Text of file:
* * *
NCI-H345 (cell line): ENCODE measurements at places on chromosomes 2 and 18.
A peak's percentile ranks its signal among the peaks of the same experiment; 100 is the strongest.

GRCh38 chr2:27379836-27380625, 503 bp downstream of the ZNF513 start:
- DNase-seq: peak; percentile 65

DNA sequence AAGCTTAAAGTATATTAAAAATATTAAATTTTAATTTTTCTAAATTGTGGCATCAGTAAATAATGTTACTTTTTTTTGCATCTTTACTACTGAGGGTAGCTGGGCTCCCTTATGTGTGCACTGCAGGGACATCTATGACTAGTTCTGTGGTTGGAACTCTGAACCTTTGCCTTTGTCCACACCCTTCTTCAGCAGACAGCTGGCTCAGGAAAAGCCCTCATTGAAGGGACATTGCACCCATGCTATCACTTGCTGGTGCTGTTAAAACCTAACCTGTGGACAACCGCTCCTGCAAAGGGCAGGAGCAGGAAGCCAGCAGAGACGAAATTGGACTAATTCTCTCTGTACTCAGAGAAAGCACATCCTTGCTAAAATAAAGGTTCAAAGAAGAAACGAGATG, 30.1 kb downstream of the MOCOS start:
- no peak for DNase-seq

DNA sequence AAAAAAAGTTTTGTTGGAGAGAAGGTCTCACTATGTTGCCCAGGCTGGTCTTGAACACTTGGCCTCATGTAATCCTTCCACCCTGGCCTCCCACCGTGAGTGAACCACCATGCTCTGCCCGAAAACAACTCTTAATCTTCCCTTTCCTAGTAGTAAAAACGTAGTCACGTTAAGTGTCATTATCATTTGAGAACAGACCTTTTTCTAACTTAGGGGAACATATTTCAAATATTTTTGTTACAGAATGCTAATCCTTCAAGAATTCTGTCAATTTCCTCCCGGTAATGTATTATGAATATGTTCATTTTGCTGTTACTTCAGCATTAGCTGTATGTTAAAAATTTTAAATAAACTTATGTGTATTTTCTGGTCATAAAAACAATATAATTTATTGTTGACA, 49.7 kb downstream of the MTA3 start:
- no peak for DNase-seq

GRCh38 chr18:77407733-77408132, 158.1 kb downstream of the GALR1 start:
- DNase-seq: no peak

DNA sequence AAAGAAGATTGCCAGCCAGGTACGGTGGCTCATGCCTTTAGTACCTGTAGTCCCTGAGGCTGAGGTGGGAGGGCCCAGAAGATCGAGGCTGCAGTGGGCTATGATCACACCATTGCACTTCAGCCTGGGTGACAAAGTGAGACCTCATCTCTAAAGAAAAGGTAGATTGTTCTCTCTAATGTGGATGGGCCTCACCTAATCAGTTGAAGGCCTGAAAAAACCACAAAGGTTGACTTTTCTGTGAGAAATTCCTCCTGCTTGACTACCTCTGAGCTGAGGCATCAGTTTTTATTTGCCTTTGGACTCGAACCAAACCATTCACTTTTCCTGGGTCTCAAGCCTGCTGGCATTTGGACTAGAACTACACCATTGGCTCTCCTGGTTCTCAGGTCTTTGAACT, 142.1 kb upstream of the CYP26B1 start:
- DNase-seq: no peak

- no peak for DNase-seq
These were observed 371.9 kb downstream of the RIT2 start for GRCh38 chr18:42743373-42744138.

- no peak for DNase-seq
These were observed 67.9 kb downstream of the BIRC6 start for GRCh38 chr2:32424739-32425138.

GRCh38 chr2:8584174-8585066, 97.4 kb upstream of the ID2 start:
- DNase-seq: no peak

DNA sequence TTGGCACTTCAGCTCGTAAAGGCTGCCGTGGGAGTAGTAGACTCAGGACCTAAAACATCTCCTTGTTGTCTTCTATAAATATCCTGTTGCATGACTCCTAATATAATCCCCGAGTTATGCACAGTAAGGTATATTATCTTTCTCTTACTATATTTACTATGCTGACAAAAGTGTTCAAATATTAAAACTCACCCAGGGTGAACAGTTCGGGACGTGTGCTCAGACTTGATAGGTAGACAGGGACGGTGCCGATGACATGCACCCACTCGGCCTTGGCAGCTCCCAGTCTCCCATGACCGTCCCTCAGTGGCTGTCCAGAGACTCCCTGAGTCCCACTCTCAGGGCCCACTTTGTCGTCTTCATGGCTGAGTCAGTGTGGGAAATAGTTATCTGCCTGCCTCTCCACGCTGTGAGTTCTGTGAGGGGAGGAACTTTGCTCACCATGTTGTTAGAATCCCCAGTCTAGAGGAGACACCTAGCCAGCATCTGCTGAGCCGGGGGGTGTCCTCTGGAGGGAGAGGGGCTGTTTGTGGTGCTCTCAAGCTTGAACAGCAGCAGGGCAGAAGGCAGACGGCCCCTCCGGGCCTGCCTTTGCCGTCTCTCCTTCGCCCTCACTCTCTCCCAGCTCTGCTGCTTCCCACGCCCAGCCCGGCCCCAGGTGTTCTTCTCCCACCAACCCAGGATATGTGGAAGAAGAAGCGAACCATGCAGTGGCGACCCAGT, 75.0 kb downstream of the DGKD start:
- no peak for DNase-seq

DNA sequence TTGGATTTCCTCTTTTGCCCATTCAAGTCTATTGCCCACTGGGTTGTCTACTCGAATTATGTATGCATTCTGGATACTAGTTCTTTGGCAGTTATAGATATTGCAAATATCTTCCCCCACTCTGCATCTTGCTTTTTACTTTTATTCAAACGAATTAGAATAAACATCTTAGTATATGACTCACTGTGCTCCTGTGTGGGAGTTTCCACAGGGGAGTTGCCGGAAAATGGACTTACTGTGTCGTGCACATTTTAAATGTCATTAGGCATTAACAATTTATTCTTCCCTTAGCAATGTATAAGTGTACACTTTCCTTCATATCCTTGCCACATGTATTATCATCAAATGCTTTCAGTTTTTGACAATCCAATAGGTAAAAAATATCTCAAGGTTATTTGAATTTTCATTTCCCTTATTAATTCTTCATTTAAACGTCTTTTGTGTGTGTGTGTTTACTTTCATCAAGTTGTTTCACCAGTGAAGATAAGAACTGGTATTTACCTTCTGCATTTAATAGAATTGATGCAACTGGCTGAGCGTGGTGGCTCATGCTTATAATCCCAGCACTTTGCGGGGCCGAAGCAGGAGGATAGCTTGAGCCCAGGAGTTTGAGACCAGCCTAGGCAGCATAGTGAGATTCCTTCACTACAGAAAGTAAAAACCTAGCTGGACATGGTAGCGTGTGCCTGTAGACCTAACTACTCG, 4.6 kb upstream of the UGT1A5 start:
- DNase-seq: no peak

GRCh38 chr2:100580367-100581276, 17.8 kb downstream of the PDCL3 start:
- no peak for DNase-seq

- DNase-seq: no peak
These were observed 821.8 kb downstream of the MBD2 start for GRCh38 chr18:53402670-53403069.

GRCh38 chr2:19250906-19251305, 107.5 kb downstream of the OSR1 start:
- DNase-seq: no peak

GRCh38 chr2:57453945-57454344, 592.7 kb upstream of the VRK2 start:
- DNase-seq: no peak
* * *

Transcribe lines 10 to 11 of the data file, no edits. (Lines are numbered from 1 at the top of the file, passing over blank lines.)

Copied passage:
- DNase-seq: no peak

DNA sequence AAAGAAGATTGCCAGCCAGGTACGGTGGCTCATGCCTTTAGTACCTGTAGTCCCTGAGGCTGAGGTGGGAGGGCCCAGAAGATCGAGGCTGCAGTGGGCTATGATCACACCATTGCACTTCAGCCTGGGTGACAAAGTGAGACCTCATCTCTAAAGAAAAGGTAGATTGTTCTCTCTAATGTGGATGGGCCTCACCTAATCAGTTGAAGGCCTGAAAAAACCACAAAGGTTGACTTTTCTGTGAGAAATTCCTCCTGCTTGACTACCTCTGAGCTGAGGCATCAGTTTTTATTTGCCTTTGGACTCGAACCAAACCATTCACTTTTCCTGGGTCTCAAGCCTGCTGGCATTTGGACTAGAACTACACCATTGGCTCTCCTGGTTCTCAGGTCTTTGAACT, 142.1 kb upstream of the CYP26B1 start: